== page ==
The first step to obtaining locker is to download it from the Google Play Store. It's published by Zygote Labs. I've done some research on this developer, but I haven't really found much. They have a small list of apps in the Play Store, and their website is definitely not in English. Google Translate didn't get triggered when I visited the site in Chrome, so you're going to have to translate manually if you want to read the text. The site UI is great, though.
Anyways, I digress. After installing the app, tap the open button in the Play Store to begin.
When you first open the app, you're presented with this screen. It won't look exactly like this, though, if you're on a phone. I took all of the screenshots for this tutorial using my Samsung tablet, so that is something that can be improved in the app, as far as the UI is concerned.
Locker works by becoming a device administrator on your physical device. This grants the app special permissions by the OS than what would be regularly provided to apps. This is why users should always exercise caution when enabling device administrator features from apps. A rogue app could easily wipe your device, for example.
To enable administator features for Locker, just tap the empty check box next to "Admin Enabled". You'll then be taken over to a permission screen that shows what specifically Locker wants to do as a device administrator. If you agree, click "Activate".
Some of you folks might have noticed that in my Play Store screenshot, the button where "Uninstall" would usually be was replaced with "Deactivate". This is due to Locker being activated as a device administrator after taking that screenshot. You must deactivate an app's device administrator status before uninstalling it.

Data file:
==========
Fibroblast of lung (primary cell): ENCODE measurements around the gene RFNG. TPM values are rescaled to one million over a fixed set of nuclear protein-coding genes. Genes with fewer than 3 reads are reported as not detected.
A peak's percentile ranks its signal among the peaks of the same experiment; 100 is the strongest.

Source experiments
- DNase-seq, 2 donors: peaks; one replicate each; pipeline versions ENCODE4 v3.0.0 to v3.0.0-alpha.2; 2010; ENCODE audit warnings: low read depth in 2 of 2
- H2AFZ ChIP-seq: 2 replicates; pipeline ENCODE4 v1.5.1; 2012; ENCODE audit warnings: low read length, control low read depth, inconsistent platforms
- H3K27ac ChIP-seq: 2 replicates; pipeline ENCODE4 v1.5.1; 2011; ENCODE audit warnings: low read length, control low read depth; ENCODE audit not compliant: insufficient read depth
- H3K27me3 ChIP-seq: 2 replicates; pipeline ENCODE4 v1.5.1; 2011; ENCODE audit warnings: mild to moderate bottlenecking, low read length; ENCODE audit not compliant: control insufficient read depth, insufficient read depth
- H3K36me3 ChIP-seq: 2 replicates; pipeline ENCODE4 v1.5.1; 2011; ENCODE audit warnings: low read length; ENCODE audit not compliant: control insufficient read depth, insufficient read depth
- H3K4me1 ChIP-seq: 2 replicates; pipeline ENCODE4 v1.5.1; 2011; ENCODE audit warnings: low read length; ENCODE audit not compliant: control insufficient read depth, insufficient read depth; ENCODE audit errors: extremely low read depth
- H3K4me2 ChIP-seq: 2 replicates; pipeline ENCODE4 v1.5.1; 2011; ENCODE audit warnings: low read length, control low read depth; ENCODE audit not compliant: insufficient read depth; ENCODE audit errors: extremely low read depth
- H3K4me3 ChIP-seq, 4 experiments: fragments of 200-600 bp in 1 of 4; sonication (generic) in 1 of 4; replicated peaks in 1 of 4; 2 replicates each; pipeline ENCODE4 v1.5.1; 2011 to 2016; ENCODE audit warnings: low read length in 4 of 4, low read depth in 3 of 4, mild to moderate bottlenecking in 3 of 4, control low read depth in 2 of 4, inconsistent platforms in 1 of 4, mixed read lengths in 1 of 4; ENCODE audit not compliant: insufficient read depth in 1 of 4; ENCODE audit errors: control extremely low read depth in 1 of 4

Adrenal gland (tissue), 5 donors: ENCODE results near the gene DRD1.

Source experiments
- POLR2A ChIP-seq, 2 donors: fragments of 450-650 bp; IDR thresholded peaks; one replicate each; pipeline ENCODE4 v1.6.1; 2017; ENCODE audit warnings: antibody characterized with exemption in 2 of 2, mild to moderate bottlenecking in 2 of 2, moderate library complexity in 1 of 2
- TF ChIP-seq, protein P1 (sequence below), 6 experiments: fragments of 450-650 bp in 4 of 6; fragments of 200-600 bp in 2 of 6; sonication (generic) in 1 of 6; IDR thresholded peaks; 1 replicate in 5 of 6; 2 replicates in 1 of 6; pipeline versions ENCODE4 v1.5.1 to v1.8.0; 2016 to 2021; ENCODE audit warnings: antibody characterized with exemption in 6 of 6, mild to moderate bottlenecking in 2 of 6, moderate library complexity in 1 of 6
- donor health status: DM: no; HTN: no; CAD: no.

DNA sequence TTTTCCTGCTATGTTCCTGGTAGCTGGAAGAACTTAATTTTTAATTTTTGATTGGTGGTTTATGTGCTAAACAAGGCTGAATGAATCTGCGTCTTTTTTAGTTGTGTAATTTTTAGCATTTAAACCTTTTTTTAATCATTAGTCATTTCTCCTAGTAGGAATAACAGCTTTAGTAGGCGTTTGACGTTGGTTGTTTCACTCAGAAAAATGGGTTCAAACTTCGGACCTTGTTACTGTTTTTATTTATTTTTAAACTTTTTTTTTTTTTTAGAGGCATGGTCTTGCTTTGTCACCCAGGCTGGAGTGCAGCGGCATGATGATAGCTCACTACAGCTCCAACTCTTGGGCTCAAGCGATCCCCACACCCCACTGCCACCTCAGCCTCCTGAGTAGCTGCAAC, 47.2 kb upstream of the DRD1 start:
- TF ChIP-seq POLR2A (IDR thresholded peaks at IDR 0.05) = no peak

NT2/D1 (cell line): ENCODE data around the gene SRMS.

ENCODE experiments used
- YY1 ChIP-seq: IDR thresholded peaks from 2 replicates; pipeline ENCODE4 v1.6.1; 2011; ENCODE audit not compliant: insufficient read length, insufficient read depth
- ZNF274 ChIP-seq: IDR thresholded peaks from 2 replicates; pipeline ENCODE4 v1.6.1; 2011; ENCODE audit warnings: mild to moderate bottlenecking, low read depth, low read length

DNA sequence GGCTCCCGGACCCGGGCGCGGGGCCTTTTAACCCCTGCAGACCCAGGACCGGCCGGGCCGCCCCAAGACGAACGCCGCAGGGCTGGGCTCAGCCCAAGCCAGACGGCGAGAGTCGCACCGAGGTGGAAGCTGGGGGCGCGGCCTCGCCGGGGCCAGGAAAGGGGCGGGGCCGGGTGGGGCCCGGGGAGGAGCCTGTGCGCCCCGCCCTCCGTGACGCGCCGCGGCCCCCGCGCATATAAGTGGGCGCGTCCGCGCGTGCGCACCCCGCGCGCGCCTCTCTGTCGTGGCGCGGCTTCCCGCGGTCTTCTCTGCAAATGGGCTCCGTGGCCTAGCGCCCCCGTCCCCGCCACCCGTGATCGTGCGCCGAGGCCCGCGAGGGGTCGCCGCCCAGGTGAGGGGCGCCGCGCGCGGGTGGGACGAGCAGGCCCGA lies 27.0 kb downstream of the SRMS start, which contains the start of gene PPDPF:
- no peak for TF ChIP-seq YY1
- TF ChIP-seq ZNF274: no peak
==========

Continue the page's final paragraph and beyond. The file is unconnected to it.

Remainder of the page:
Setting Your Limit
After activating device administrator features, you can then use the slider to adjust how many failed attempts you'd like to have on your lock screen before Locker's wipe function is irreversibly invoked.
After moving the slider to where you want it (I personally chose 10, which is what Apple uses if you enable that setting), tap the "Enable" button. You'll then be presented with a dialog box (as shown above) that gives you a fair warning about what you're trying to do.
It's quite clear: if the limit is tripped, the device will be wiped. It's as simple as it gets, really. As such, I wouldn't recommend allowing a child to use the device unknowingly. They could try to guess your pass code while you're not aware, and then all of a sudden you're stuck with a device who is going through factory setup.
Set and Forget
Well, after you confirm the previous dialog, you're all set! You're free to just leave the app and continue on about your daily routine. However, you now have a "hidden" weapon in case someone nefarious gets their hands on your device.
However, do remember what the app has warned! As a matter of principle, I recommend that all important data saved to the device should be saved in another location, off of device storage. If Locker is triggered, you cannot stop the wiping process.
I would love to test the effectiveness of the device wipe, but I personally do not have a spare Android 4.1+ device to test apps on, outside of my OnePlus One and my tablet. I use both of these devices daily, so experimenting with them for the sake of science isn't something that I think highly of.